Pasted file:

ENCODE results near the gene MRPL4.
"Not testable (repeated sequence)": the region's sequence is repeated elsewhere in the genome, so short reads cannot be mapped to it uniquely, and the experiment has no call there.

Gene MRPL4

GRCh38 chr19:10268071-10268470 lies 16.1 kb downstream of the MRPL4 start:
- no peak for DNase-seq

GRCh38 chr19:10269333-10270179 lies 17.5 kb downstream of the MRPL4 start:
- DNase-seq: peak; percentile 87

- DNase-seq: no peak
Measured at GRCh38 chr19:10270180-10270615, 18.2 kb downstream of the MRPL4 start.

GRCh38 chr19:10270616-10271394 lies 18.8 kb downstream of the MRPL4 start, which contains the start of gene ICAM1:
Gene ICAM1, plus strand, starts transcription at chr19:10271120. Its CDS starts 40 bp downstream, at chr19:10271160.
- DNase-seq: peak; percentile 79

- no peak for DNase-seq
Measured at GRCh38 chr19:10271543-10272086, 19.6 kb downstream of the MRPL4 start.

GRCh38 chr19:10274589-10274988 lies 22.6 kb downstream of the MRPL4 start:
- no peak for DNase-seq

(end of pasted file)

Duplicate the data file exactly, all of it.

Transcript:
ENCODE results near the gene MRPL4.
"Not testable (repeated sequence)": the region's sequence is repeated elsewhere in the genome, so short reads cannot be mapped to it uniquely, and the experiment has no call there.

Gene MRPL4

GRCh38 chr19:10268071-10268470 lies 16.1 kb downstream of the MRPL4 start:
- no peak for DNase-seq

GRCh38 chr19:10269333-10270179 lies 17.5 kb downstream of the MRPL4 start:
- DNase-seq: peak; percentile 87

- DNase-seq: no peak
Measured at GRCh38 chr19:10270180-10270615, 18.2 kb downstream of the MRPL4 start.

GRCh38 chr19:10270616-10271394 lies 18.8 kb downstream of the MRPL4 start, which contains the start of gene ICAM1:
Gene ICAM1, plus strand, starts transcription at chr19:10271120. Its CDS starts 40 bp downstream, at chr19:10271160.
- DNase-seq: peak; percentile 79

- no peak for DNase-seq
Measured at GRCh38 chr19:10271543-10272086, 19.6 kb downstream of the MRPL4 start.

GRCh38 chr19:10274589-10274988 lies 22.6 kb downstream of the MRPL4 start:
- no peak for DNase-seq